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For Those Who Watch The Stockmarkets


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I picked up the 2015 Stock Market Almanac and some of the data seems quite interesting. There are certain shares which behave remarkably consistently over the course of a particular month for many consecutive years. This also stands for monthly/quarterly FTSE350 Sector Index performance.

If the mantra about trends is correct would it a strategy of following previous years monthly/quarterly performance have a positive expectation or is it another fool's errand?

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So who's saying the us stock market is a better long term investment than the uk?

Just looking at Capital Gains. Using my Valuation Metric and if history repeats to trend then the US (S&P500) could see total 5 year capital gains as low as 3%. UK (FTSE100) on the other hand could be as high as 53%.

That said FTSE is heavily correlated to S&P at 0.93 so what would I know.

Putting my own money where my mouth is. My mechanical methods are forcing me to target underweight US equities by 33% vs 'only' underweight UK equities by 4%.

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Just looking at Capital Gains. Using my Valuation Metric and if history repeats to trend then the US (S&P500) could see total 5 year capital gains as low as 3%. UK (FTSE100) on the other hand could be as high as 53%.

That said FTSE is heavily correlated to S&P at 0.93 so what would I know.

Putting my own money where my mouth is. My mechanical methods are forcing me to target underweight US equities by 33% vs 'only' underweight UK equities by 4%.

Thanks.

But they don't have ed milliband

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The point this misses about leverage is that the companies themselves are often leveraged to the hilt to boost returns.

The points he makes about investor leverage apply almost equally to companies and to their bonds.

No they don't

Bonds and shares are limited liability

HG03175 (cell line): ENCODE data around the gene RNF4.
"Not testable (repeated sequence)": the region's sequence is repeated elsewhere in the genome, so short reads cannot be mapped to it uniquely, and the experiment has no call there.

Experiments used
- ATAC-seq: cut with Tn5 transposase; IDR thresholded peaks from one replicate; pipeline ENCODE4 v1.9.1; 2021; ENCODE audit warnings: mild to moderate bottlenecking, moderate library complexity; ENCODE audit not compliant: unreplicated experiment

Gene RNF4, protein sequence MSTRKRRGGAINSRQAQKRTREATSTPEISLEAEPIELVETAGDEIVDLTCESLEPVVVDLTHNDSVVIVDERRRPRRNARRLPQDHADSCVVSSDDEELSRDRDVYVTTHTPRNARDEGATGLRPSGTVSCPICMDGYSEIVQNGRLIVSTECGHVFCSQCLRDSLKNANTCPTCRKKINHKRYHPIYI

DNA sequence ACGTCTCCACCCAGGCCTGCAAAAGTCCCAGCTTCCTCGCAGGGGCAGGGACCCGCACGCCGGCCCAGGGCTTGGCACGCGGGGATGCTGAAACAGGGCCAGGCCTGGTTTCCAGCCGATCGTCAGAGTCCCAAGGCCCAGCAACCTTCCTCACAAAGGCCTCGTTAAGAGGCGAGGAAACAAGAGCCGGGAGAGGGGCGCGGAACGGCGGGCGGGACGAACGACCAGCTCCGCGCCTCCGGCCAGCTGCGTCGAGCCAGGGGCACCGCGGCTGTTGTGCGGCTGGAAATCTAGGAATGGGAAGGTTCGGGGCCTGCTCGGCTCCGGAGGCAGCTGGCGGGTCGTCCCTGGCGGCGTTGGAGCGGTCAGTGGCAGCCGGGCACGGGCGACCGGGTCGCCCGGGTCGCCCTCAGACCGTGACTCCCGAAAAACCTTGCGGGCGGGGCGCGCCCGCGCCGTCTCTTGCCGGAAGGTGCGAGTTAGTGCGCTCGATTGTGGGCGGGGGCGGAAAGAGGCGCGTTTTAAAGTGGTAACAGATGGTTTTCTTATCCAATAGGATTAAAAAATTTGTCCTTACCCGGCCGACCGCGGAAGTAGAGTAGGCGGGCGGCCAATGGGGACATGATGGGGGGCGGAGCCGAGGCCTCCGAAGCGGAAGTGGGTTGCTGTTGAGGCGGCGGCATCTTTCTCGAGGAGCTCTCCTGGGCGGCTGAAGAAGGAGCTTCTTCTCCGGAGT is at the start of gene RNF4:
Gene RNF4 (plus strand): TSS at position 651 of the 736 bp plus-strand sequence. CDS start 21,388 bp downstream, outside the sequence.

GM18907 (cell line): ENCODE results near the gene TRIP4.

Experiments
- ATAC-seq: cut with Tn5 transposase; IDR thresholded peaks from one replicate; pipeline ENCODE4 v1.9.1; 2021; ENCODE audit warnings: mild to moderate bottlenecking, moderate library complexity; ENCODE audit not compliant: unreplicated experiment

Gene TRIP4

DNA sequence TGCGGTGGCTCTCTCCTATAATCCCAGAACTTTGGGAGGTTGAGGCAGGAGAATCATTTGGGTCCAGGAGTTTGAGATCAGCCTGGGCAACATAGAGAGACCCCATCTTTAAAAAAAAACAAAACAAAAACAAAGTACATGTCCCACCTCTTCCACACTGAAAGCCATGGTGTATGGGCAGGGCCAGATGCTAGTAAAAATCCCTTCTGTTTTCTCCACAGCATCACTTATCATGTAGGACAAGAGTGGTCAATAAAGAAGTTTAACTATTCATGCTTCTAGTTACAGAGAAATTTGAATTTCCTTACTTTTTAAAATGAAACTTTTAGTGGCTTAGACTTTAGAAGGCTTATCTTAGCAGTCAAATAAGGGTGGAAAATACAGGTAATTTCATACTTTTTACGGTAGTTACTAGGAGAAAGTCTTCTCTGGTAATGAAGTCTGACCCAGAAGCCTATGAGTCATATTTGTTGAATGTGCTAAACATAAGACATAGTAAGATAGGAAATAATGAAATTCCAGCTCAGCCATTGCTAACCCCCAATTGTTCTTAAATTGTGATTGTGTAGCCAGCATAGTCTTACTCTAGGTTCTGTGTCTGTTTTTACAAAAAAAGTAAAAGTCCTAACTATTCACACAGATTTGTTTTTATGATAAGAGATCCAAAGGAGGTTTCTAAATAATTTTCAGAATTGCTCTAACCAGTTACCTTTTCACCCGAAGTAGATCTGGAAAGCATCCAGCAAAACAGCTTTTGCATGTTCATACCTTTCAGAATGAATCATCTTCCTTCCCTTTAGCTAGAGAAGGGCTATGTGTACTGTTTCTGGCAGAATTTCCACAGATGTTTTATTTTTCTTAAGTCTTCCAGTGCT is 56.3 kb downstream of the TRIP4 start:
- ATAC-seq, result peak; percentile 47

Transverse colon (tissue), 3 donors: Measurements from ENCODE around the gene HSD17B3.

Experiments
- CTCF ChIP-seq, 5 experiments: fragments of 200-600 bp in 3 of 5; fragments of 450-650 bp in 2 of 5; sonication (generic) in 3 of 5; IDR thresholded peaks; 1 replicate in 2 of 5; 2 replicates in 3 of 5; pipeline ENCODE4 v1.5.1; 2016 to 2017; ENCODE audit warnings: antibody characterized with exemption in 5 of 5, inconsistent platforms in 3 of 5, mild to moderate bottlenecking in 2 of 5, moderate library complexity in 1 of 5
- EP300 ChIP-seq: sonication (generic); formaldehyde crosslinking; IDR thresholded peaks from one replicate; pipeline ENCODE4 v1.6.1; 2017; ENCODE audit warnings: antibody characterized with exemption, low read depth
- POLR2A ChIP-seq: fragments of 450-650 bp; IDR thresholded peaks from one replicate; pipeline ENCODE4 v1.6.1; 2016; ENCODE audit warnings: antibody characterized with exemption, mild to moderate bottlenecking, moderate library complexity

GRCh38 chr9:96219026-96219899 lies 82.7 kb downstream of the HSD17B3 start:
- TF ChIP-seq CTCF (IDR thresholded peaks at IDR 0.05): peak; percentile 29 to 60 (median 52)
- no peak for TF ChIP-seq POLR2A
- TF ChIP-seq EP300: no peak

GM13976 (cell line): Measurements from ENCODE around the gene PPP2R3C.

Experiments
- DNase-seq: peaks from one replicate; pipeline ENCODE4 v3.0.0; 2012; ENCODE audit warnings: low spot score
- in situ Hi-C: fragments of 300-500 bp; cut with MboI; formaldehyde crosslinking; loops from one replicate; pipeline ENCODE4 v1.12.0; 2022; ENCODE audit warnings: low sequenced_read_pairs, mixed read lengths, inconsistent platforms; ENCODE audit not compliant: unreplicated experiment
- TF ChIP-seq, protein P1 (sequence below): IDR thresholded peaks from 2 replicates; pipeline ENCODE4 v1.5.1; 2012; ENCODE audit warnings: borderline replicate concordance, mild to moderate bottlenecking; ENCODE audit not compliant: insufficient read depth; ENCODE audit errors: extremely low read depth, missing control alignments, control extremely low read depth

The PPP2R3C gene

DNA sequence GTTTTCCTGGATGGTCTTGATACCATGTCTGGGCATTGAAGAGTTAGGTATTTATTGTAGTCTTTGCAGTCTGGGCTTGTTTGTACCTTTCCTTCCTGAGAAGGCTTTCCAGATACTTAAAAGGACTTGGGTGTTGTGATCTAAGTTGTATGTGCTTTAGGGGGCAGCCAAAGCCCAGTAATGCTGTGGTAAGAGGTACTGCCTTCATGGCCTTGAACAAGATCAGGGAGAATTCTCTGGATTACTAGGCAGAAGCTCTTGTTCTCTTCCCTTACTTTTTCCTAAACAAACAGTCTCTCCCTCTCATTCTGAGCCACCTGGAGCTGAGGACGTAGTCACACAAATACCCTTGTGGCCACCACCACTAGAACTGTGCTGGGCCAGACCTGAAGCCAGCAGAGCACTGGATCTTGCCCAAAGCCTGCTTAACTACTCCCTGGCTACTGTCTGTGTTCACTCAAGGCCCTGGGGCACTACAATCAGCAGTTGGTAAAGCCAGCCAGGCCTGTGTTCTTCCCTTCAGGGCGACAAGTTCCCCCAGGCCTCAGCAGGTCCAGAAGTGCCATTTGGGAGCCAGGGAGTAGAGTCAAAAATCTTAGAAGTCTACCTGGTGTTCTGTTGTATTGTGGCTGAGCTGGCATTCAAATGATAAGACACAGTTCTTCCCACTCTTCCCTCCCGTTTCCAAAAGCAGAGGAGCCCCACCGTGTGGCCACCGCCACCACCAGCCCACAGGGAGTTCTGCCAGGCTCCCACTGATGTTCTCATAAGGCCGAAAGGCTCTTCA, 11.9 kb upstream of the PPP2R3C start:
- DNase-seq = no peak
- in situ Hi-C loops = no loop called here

Personal leverage is not

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Oh for God's sake.

NOBODY suggests these guys are 100% correct. And WTH has THAT to do;w/ mkt efficiency anyway?

When even the most sophisticated investors are prone to blow up the unavoidable conclusion must be that markets are highly efficient most of the time.

Edited by zugzwang
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Then you invest as if the mkt is efficient. I'll invest as I know it's massively inefficient. How on earth do you think Warren and George made Billions and many others like them?

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Some really odd views on this topic, that seem quite removed from reality :blink:

'The market' is an auction. Nothing more or less. As prices bid higher you will reach an area of rejection, as you run out of buyers, and end up with a one way market, where only sellers are happy with price. Vise versa if price falls.

'A range' or 'balance' is a successful auction where buyers and sellers are happy. The money is to be made at the extremes, or rather risk reward is greater, where there are supply and demand imbalances (between buyers and sellers).

Edited by aSecureTenant
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Here's a good article on day trading:

http://www.dailyspeculations.com/wordpress/?p=10032

A lot of people have asked me why so many hundreds of thousands trade short term in America. Almost all of them lose. Almost all of them base their trades on mumbo jumbo things that are completely random. The only constant is the vig they pay to the house, which is often 25% of their average gain or loss on the trade. The chances they'll end up a winner is less than the parts in a warehouse spontaneously assembling themselves into a beautiful girl.

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Then you invest as if the mkt is efficient. I'll invest as I know it's massively inefficient. How on earth do you think Warren and George made Billions and many others like them?

If the market were massively inefficient it would be easy to beat. It isn't. Very few investors have been able to demonstrate market-beating returns over statistically significant time frames. Ed Thorpe did it because he discovered what subsequently became known as the Black-Scholes formula in 1967 and used it to trade warrants and options years before anyone else did. Buffett did it by developing an encyclopaedic knowledge of US industry over decades.

Edited by zugzwang
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Then you invest as if the mkt is efficient. I'll invest as I know it's massively inefficient. How on earth do you think Warren and George made Billions and many others like them?

Buffet & Soros are completely different.

Buffets success is, for the most part, down to owning companies with rising earnings over a very long period throwing off oodles of cash which is reinvested.

Soros (mainly) by spotting unsustainable disequilibria (sometimes political) and riding his luck. Usually geared.

Chalk & cheese.

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Anyone recomend book for long term investment portfolio planning? Not day trading.

Investing with Anthony Bolton

Also google Ray Dalio animated video

Edited by Killer Bunny
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  • 440 Brexit, House prices and Summer 2020

    1. 1. Including the effects Brexit, where do you think average UK house prices will be relative to now in June 2020?


      • down 5% +
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      • Even
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      • up 5%



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